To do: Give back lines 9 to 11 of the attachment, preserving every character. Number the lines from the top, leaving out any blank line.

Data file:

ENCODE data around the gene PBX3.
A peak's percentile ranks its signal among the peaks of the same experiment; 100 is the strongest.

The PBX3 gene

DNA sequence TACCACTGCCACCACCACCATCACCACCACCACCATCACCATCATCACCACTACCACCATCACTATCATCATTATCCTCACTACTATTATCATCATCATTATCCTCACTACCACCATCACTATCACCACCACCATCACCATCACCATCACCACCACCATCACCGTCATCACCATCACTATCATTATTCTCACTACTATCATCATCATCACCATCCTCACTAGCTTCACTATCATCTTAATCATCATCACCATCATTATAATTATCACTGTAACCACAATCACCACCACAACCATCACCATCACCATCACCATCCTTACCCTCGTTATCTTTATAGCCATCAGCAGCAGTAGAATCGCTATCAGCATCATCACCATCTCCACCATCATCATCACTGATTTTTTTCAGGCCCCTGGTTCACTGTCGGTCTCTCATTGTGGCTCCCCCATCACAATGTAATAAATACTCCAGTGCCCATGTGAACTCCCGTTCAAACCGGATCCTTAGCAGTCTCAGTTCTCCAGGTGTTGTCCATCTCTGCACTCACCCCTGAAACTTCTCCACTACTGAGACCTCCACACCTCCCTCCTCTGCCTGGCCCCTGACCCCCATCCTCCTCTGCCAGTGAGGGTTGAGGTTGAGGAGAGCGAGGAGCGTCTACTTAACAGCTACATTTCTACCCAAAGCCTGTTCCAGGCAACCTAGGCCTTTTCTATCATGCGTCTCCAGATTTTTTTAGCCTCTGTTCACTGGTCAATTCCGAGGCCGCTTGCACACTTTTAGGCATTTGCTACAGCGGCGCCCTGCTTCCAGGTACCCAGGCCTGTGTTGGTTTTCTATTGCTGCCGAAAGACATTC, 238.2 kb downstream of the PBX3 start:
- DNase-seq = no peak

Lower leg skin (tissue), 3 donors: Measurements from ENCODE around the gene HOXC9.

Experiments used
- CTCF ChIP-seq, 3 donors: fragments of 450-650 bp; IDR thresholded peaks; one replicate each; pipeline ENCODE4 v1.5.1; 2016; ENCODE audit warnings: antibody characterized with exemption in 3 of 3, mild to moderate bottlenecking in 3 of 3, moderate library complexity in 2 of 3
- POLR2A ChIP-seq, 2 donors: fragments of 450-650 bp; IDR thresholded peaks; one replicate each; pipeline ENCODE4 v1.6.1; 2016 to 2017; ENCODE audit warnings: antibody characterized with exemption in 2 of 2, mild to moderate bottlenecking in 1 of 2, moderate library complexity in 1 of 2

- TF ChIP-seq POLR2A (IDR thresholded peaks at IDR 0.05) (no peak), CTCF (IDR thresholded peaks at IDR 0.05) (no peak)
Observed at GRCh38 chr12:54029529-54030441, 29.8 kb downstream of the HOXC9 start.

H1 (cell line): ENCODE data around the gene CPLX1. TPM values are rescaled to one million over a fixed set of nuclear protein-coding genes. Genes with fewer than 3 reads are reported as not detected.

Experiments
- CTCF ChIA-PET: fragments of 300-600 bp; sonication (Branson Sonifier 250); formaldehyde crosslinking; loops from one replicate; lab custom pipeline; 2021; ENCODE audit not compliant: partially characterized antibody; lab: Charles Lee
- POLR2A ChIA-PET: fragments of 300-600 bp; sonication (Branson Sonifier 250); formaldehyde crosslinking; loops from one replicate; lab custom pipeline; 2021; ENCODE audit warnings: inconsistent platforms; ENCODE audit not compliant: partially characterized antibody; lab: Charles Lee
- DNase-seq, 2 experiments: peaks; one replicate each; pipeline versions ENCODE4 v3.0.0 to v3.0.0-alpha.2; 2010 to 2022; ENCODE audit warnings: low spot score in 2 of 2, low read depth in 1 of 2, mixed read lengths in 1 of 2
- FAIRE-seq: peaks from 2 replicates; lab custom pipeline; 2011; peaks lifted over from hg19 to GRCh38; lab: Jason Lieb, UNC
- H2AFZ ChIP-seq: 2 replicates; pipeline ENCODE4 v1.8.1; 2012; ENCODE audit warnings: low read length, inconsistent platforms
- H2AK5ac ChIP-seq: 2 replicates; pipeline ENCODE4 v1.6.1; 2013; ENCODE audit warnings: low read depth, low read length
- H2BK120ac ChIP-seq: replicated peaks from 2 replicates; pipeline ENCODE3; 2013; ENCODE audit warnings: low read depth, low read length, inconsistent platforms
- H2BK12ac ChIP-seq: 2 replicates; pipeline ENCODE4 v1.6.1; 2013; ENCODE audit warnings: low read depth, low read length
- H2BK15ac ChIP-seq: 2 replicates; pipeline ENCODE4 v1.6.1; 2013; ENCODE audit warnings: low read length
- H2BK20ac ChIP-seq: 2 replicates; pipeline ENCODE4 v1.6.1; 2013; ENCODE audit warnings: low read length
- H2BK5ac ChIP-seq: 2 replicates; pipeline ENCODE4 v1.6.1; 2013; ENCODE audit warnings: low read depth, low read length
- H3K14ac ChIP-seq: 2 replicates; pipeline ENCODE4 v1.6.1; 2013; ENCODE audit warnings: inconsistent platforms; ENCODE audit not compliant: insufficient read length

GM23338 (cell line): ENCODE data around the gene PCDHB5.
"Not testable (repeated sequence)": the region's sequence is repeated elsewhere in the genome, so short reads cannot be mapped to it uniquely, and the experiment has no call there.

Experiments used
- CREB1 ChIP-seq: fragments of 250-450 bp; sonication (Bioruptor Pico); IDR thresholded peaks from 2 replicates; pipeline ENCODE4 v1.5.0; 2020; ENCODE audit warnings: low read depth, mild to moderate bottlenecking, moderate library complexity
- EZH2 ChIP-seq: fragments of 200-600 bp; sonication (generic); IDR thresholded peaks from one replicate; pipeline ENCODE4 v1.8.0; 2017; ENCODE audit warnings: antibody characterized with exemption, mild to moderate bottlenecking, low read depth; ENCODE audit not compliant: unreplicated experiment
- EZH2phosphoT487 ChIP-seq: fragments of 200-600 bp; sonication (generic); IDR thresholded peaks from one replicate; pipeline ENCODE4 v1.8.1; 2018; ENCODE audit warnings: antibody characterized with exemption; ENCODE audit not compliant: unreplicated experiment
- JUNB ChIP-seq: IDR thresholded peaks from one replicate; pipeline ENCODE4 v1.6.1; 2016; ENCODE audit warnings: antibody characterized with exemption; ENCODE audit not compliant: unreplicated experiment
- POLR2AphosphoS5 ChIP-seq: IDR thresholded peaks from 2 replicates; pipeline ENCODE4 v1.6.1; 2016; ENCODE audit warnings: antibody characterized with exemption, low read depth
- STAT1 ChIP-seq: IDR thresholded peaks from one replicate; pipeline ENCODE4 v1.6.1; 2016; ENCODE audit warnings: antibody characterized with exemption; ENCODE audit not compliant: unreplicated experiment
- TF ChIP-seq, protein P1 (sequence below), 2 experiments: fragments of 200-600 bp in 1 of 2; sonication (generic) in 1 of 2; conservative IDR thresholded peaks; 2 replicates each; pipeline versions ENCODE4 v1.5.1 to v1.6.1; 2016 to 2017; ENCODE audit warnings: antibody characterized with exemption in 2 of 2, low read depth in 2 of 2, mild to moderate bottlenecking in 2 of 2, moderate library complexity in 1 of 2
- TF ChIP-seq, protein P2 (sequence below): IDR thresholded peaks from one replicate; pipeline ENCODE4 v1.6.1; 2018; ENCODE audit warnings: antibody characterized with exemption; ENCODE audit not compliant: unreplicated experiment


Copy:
- POLR2A ChIP-seq, 2 donors: fragments of 450-650 bp; IDR thresholded peaks; one replicate each; pipeline ENCODE4 v1.6.1; 2016 to 2017; ENCODE audit warnings: antibody characterized with exemption in 2 of 2, mild to moderate bottlenecking in 1 of 2, moderate library complexity in 1 of 2

- TF ChIP-seq POLR2A (IDR thresholded peaks at IDR 0.05) (no peak), CTCF (IDR thresholded peaks at IDR 0.05) (no peak)
Observed at GRCh38 chr12:54029529-54030441, 29.8 kb downstream of the HOXC9 start.